Visual perception is the ability to make meaning of or interpret what we see. This process happens in the brain and not in the eyes. However, problems with the eyes may disturb visual perception. It is associated with other skills such as attention and memory. Research has shown that young children's' perceptual skills can be developed by intensive training programmes. These process orientated approaches are designed to "train the brain" for example - to improve its ability to focus on relevant visual aspects and understand spatial relationships. With older children the emphasis should be on teaching a skill directly rather than training the brain in a more general way so that it can learn the skill more easily. Also the emphasis should be on supporting the learner to develop strategies to cope with his/her specific areas of weakness.

Areas of Visual Perception include:

Position in Space: The ability to perceive the position of an object in space.

Visual-spatial Relationships: The ability to perceive the position of two or more objects in relation to both oneself and each other.

Form Constancy: The ability to differentiate between shapes and symbols, irrespective of size, colour and orientation. The ability to observe the properties of an object.

Figure-Ground Perception: The ability to focus attention on one specific stimulus while all other stimuli recede into the background.

Visual Discrimination: The ability to differentiate between objects and to perceive similarities and differences.

Visual Closure: This relates to analysis and synthesis and is the ability to identify a common object from a visual presentation which is incomplete or unorganized.

Visual Memory: The ability to retain and recall that which has been seen.

Visual Sequential Memory: The ability to remember and reproduce a sequence of visual symbols in the order of presentation.

Sensory Integration

Ayers (1972) defined sensory integration as "the neurological processes that organises sensation from one's own body and from the environment and makes is possible to use the body effectively within the environment" Sensory Integration is a theory of brain- behaviour relationships. Sensory integration work is based on the idea that people with motor or sensory problems have difficulty processing the information their body receives through the various senses.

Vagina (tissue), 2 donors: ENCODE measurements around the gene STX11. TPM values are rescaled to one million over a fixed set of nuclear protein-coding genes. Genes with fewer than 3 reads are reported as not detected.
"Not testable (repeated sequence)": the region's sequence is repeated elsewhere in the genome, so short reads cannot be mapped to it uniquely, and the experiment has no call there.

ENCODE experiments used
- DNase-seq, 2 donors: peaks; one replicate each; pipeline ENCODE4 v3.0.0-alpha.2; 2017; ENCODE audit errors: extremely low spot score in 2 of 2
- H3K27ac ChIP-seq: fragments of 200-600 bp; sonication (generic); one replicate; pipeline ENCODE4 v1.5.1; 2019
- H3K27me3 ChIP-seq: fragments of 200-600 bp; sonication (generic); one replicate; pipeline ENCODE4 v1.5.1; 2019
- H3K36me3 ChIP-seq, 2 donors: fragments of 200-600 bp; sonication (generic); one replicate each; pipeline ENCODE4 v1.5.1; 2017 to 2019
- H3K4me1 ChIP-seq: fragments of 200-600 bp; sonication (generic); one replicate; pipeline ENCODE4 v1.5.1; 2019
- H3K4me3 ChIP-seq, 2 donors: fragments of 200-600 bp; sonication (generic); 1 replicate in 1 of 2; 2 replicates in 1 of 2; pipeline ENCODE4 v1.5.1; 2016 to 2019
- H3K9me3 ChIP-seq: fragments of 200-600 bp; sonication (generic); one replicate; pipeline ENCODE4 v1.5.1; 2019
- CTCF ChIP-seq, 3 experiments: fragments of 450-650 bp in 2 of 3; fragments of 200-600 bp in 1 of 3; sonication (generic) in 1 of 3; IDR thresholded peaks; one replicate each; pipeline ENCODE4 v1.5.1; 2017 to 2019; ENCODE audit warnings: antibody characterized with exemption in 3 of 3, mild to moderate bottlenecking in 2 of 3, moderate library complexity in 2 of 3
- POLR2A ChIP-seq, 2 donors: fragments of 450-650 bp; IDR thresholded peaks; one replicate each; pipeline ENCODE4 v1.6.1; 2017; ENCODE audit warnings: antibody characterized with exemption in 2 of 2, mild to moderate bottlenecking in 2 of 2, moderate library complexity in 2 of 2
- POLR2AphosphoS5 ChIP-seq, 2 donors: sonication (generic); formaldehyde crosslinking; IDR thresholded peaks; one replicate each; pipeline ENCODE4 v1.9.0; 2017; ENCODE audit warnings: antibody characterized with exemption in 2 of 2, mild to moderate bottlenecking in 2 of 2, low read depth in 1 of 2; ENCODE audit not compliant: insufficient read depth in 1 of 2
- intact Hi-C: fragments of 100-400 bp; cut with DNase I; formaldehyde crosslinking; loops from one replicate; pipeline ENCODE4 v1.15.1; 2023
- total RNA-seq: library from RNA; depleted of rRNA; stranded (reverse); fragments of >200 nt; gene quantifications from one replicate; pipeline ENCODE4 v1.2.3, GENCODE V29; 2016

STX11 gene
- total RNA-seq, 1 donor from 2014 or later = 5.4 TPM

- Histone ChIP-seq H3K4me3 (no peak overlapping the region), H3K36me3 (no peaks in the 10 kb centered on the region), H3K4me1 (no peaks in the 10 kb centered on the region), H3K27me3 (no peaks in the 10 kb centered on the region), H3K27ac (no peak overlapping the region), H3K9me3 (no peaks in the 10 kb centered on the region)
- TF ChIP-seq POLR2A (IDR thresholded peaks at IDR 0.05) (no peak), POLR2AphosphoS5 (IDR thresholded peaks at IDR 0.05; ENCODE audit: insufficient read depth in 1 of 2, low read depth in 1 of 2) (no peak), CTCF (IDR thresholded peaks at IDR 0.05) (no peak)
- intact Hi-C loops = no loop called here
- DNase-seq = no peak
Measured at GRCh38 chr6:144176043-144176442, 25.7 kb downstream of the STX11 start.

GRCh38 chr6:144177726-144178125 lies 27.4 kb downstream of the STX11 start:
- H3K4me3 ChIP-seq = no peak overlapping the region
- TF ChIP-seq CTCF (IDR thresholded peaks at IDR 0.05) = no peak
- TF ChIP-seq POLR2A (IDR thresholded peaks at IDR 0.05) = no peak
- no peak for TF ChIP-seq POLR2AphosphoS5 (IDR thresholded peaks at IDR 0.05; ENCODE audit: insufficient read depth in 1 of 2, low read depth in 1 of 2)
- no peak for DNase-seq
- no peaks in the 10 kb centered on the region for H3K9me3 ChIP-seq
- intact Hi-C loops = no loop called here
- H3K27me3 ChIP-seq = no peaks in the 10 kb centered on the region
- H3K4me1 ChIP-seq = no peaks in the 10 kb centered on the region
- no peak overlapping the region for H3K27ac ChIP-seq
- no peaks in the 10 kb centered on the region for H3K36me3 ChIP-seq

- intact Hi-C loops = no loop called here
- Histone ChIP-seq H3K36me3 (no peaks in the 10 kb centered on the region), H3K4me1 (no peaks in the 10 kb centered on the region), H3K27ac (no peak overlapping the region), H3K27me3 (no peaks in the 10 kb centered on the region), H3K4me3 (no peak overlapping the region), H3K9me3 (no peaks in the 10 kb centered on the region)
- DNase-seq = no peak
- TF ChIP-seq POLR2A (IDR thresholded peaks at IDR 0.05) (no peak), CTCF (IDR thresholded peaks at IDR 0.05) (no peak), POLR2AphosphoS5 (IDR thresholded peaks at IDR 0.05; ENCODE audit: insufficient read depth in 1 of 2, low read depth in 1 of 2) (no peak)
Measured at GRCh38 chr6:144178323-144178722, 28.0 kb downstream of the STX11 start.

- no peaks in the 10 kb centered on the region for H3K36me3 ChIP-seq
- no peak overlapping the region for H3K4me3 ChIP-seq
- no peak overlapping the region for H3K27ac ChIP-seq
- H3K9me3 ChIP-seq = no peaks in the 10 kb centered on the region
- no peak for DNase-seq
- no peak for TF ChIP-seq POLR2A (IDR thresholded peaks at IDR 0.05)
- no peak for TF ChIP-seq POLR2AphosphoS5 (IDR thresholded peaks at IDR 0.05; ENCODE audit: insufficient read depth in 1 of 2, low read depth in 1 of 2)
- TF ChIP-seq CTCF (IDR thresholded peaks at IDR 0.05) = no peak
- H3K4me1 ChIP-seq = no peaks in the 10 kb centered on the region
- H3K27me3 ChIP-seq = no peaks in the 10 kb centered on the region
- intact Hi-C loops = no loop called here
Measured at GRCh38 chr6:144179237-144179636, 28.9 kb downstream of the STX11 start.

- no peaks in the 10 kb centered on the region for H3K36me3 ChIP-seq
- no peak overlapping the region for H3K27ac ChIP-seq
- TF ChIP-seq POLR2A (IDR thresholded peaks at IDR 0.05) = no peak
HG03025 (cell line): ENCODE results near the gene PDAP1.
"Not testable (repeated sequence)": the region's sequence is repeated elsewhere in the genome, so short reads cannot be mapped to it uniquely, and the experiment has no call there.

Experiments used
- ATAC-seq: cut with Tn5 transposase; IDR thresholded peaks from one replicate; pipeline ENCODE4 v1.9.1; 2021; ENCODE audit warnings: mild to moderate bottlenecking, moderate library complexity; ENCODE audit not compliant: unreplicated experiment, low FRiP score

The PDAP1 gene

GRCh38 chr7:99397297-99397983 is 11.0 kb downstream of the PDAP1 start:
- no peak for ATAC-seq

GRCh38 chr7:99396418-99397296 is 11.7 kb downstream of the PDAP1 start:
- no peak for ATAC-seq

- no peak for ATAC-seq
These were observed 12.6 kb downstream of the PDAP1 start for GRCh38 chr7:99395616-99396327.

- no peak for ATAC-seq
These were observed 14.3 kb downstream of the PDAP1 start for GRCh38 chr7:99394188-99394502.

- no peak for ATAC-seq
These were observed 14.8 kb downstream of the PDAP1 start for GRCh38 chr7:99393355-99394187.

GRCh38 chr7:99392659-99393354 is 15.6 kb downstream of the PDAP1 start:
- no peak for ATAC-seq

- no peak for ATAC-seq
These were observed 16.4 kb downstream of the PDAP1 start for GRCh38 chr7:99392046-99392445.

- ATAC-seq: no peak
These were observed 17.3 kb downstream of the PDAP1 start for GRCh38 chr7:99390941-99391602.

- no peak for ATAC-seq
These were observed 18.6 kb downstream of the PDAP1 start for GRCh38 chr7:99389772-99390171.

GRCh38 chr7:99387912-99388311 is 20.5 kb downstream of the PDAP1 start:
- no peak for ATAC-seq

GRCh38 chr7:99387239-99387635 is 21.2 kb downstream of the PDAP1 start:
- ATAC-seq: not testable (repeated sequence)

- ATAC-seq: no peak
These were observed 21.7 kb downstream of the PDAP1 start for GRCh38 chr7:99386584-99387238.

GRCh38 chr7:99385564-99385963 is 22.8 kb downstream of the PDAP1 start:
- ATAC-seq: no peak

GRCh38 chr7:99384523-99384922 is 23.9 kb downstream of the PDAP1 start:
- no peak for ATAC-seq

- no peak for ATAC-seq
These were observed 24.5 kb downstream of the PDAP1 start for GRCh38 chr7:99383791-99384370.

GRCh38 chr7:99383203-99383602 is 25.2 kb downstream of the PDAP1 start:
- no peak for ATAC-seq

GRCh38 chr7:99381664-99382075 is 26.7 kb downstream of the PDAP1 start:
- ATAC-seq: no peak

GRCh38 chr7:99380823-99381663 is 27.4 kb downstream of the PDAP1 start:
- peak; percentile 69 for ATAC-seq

The ability to attend to a task depends on the ability to screen out, or inhibit, nonessential sensory information, background noises, or visual information. The child with sensory integrative dysfunction may frequently respond to or register sensory information without this screening ability and is considered distractible, hyperactive, or uninhibited. These children are always "on the alert" and constantly asking about or orienting to sensory input that others ignore (refrigerator motor, heater fan, distant airplane, etc.). Other children may fail to register unique sensory input and are unresponsive to stimuli. For example, the child may not turn around or respond when her name is called.

Children with regulatory disorders often have difficulty establishing appropriate sleeping and eating patterns, are unable to calm or console themselves, and may overreact to environmental stimuli. Georgia DeGangi states that "disorders of regulation appear to be based on problems associated with sensory processing, communicative intent, state control and arousal, and modulation of emotions" (DeGangi, 1995).

Cognitive Development

Cognitive development is the construction of thought processes, including remembering, problem solving and decision making. Without developed cognitive skills, children fall behind because they aren't able to integrate new information.

The Occupational Therapist at Lantern School may include the following in the OT program in order to enhance cognitive development:

  • Learning how to learn, this includes study methods
  • Mediating good decision making
  • Assisting step-by-step problem solving
  • Teaching the learner how to organise his/her work
  • Facilitating good use of time
  • Memory training
  • Improving attention
  • Helping the learner to "generalise" skills obtained in the OT sessions in order to apply them in other situations

 

 

Questions & feedback


Please type the code shown in the block below (case sensitive). This field helps to prevent automated spam.